Molecular characterization of positive-strand RNA viruses: pestiviruses and the porcine reproductive and respiratory syndrome virus (PRRSV)
Molecular characterization has become an important tool for the analysis of viruses including their classification. The manuscript focuses on the molecular analysis of two members of the genus pestivirus (hog cholera virus, HCV and bovine viral diarrhea virus, BVDV) and of the recently discovered porcine reproductive and respiratory syndrome virus (PRRSV). The first protein encoded within the single large pestivirus ORF is a nonstructural protein with autoproteolytic activity. The cleavage site between the protease and the capsid protein p14 has been predicted previously, but recent experimental data indicate that processing occurs at a different site. The capsid protein is followed by a putative internal signal sequence and three glycoproteins which are part of the virion envelope. According to a new proposal for the nomenclature of the structural proteins of pestiviruses they are termed C, E0, El and E2. The genomes of BVDV pairs isolated from animals which came down with mucosal disease were analyzed. The genomes from cytopathogenic (cp) BVD viruses may contain insertions highly homologous to cellular sequences. In addition, cp BVDV may differ from its non cytopathogenic (noncp) counterpart by mere rearrangement of viral sequences. The disease PRRS, which emerged a few years ago, is caused by a single strand RNA virus; the viral genome is of positive polarity and has a size of 15 kb. Data concerning morphology, morphogenesis and virion composition suggested already that PRRSV belongs to a group of so-called arteriviruses which comprises equine arteritis virus (EAV), lactate dehydrogenase elevating virus (LDV) and simian hemorrhagic fever virus (SHFV). This conclusion has now been confirmed by analysis of genome organization, gene expression strategy and by comparison of deduced protein sequences.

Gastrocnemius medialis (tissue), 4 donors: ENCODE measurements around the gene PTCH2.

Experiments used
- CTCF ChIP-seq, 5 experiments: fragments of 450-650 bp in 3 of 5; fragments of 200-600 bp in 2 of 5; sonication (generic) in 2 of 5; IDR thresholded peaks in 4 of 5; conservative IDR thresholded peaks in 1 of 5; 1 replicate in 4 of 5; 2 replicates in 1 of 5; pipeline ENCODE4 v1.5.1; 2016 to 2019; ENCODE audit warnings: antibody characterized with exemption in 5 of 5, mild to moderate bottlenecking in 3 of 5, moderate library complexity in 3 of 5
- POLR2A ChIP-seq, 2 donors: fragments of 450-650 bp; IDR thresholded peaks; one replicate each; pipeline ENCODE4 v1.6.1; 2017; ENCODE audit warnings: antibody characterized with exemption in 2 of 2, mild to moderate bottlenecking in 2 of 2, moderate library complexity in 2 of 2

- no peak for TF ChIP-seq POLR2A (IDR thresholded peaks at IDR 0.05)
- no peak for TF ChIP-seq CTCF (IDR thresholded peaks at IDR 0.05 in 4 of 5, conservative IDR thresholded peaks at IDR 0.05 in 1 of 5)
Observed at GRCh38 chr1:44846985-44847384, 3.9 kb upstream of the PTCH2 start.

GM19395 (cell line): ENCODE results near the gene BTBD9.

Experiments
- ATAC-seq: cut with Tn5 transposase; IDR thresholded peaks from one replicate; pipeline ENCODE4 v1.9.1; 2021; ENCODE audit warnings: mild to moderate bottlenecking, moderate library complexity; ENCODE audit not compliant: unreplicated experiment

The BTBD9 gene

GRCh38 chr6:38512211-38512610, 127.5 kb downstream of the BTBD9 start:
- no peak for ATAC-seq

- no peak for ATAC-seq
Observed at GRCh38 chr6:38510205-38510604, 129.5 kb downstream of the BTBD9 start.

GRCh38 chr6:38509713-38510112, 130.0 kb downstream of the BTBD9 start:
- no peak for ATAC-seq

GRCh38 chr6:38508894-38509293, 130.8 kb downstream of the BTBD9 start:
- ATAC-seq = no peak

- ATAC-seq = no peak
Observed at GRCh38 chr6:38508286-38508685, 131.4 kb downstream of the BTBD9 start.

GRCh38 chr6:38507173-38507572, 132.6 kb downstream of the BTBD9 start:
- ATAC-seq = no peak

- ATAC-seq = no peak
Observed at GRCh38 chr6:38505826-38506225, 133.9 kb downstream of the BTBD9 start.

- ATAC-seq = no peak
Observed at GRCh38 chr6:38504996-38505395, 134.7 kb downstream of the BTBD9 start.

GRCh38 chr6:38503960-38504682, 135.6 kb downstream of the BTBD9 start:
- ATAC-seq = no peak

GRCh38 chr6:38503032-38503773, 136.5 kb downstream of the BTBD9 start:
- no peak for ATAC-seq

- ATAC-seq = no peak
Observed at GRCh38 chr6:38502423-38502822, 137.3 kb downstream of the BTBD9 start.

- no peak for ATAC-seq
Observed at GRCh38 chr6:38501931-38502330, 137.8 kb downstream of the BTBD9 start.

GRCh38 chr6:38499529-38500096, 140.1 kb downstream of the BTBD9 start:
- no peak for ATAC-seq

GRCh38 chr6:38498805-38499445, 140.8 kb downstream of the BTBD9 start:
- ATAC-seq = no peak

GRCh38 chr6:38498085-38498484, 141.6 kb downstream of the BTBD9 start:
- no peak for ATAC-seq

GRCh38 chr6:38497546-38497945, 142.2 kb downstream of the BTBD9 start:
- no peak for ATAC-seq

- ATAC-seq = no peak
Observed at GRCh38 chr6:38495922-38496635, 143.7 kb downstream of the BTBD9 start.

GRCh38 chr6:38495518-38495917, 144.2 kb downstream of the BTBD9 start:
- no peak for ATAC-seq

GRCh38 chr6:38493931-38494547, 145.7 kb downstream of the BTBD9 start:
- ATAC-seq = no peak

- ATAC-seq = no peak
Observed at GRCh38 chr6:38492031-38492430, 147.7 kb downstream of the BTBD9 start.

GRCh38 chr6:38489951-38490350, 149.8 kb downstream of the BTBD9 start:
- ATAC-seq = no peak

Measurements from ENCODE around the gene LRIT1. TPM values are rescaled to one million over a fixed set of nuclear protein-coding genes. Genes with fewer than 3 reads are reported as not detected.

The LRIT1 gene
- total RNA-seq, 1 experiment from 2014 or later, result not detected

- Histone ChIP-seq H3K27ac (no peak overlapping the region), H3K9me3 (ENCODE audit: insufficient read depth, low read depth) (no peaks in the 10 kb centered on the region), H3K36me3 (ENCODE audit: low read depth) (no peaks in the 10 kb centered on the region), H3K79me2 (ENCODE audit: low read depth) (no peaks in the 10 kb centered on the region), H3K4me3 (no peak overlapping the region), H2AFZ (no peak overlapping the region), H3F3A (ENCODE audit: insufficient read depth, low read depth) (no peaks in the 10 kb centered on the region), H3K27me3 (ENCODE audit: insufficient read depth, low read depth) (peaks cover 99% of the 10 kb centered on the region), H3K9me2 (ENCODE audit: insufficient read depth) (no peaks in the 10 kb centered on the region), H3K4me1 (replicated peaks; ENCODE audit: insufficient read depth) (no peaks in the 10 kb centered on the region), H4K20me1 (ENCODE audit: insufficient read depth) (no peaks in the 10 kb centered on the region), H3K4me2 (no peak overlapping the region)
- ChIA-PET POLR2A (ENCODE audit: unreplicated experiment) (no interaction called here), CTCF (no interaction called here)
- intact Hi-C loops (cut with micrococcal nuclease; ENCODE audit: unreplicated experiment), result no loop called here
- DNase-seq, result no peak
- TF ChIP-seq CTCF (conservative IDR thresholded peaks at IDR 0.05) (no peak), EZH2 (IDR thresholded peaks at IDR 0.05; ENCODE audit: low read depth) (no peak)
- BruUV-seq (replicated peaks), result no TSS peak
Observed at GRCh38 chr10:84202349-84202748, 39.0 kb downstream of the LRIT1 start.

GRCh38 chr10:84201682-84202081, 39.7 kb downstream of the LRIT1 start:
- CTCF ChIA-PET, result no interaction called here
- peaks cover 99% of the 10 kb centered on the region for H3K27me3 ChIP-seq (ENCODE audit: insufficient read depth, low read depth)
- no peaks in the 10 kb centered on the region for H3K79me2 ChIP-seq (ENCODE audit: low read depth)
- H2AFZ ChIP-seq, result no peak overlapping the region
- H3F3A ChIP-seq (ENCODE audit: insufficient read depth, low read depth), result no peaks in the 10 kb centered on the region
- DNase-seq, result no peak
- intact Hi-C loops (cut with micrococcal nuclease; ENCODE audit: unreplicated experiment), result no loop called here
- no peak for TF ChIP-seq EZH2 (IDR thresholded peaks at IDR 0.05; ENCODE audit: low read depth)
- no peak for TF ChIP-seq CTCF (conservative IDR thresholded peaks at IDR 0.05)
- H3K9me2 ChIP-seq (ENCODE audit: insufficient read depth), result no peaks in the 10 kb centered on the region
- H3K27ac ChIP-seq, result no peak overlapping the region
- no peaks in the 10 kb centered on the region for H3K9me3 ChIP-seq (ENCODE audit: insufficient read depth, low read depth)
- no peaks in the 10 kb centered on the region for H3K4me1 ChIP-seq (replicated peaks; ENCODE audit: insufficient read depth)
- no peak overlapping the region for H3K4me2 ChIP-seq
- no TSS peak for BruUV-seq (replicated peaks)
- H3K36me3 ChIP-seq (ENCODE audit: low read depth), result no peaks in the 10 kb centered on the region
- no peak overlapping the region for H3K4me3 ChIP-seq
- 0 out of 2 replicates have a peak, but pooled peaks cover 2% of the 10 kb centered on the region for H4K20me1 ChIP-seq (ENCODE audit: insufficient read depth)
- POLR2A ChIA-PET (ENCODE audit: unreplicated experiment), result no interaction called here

KeywordsBovine Viral Diarrhea Virus Mucosal Disease Equine Arteritis Virus Bovine Viral Diarrhea Virus Infection Autoproteolytic Activity
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